Albi, Episcopal City - Visit time : 1 day.
What is striking when you first arrive in Albi is the brick, to which the city’s urban complex owes its unique splendor. Unique in its colors – pink, red and yellow-orange – that change from sunrise to sunset. Unique in the power that exudes from the façades of the Saint Cécile Cathedral and the Berbie Palace. Unique in its architectural harmony, maintained for centuries, where Romanesque, Gothic and southern Renaissance styles collide, and merge. Located on the edge of the Tarn River, the old medieval town of Albi offers visitors a charming and harmonious architectural and urban ensemble.
The Episcopal City of Albi presents a building complex representative of the type of urban development in Europe from the Middle Ages to the present day. Its monumental and urban elements are complementary and well preserved, in a subtle harmony of tones and appearance thanks to the use of local fired brick. It is a testimony to a programme which was simultaneously defensive and spiritual, and which was implemented by the Roman Catholic bishops following the suppression of the Albigensian, or Cathar, heresy in the 13th century. The Saint Cécile Cathedral is the most remarkable monumental symbol, in a Gothic architectural style unique to southern France, to which grand internal painted murals, a choir, and a late-Gothic statuary were added in the 15th and 16th centuries. Finally, the outstanding value of the city is expressed by a medieval urban landscape that is both well preserved and extremely authentic.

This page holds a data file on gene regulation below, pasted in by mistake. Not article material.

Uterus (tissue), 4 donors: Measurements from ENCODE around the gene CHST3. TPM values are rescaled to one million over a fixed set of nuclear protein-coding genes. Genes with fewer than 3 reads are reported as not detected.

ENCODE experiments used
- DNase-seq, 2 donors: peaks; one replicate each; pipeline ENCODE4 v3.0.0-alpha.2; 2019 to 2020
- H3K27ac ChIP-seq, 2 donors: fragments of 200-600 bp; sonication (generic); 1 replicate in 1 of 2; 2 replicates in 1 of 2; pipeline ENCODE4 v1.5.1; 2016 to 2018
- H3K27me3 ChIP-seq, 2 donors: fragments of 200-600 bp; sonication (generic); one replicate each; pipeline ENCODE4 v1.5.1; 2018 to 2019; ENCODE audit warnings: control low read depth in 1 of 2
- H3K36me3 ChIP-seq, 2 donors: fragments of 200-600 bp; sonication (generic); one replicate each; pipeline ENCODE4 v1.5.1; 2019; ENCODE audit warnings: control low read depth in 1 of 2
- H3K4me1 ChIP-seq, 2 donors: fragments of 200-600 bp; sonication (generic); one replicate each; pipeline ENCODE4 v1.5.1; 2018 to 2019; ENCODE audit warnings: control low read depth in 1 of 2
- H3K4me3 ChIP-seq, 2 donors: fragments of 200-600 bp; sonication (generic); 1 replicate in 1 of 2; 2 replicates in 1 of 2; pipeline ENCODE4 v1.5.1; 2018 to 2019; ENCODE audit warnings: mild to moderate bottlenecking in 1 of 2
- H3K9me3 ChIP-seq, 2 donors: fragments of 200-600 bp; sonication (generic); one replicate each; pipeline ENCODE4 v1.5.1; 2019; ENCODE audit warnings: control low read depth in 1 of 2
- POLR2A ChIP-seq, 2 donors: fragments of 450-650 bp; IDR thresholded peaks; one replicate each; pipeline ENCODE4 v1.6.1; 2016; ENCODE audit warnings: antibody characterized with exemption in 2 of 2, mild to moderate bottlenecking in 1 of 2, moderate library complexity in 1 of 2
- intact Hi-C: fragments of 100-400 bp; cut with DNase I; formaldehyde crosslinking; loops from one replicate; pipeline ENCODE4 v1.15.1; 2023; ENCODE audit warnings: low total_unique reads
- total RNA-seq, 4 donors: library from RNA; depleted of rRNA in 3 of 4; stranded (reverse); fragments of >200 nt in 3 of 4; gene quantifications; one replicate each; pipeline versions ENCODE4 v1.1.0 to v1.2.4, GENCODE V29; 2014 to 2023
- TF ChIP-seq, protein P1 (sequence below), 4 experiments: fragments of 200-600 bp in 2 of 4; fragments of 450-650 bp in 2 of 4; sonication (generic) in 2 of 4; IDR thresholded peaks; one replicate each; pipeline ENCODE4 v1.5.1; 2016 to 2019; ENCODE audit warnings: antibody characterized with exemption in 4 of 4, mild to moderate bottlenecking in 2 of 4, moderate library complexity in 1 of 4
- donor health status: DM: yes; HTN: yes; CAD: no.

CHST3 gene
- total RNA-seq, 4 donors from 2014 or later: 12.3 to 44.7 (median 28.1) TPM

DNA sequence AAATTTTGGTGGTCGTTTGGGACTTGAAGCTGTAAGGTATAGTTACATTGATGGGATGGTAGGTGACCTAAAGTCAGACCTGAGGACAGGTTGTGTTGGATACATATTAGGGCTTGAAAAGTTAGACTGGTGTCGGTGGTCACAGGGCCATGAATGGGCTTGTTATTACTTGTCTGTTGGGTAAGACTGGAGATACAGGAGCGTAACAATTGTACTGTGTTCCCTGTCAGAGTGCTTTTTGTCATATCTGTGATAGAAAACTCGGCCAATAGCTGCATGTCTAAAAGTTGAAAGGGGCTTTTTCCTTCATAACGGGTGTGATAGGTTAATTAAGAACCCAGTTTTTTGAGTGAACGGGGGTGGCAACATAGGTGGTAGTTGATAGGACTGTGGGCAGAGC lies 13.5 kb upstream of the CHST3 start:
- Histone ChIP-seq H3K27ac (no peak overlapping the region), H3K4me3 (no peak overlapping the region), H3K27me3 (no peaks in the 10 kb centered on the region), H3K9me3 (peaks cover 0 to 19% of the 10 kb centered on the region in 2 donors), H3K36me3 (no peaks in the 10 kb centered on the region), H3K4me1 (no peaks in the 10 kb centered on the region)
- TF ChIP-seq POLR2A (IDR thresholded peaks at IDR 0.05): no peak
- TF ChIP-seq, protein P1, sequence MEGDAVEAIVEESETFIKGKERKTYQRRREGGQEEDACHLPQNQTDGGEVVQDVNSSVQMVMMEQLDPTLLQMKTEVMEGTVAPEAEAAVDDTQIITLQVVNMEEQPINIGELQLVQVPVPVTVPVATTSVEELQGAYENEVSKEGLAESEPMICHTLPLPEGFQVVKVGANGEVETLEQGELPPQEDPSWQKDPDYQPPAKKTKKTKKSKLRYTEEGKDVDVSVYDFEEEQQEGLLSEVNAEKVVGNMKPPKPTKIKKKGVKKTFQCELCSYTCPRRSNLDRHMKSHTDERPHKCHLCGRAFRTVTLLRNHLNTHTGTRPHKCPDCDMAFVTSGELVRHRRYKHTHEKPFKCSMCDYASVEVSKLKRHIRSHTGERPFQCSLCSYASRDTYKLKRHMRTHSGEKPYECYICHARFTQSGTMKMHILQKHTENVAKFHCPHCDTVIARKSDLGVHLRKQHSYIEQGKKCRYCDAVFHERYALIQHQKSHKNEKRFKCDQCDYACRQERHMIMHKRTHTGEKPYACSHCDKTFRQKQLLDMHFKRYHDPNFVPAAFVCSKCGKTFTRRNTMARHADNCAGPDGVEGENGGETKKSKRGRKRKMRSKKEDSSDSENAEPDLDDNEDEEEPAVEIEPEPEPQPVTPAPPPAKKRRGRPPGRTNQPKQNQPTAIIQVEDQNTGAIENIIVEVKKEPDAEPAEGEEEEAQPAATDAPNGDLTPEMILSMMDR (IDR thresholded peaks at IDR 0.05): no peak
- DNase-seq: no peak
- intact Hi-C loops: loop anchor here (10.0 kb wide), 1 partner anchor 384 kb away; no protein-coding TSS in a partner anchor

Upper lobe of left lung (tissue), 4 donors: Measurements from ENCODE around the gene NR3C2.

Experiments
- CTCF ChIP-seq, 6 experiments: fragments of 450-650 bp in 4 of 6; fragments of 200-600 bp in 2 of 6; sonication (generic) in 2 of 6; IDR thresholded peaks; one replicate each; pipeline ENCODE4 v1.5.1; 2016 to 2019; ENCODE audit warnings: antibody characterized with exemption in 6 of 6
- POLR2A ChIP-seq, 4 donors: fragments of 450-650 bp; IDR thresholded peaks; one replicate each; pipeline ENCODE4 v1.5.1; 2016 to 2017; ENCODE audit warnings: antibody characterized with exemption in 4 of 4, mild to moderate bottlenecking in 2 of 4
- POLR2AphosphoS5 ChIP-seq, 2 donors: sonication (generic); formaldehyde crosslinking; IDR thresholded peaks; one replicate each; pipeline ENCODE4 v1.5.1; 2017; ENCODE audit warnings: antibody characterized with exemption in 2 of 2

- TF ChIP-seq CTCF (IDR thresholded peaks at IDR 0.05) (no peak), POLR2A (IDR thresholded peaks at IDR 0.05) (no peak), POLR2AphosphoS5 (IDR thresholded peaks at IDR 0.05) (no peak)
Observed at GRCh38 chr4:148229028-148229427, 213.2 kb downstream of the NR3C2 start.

Criteria for selection
Criterion (iv): The historic city of Albi presents an outstanding medieval architectural and urban ensemble. It is homogeneous and is expressed through a high-quality urban landscape that possesses high visual coherence because of the generalised and enduring use of local fired brick. The Saint Cécile Cathedral is an exceptional architectural and decorative example of the adaptation of the Gothic style the context of Southern France.
Criterion (v): The Albi urban site developed gradually over the centuries, and notably from the Middle Ages onward. The events of the Albigensian Crusade transformed it into a symbolic Episcopal city structured around its Cathedral and its Episcopal fortress-palace. This is one of the rare examples of ensembles of this kind that are complete and well preserved to such a high degree. It expresses, in a very comprehensive way, a type of urban settlement that was characteristic of medieval and Renaissance Europe.
Source : UNESCO / ICOMOS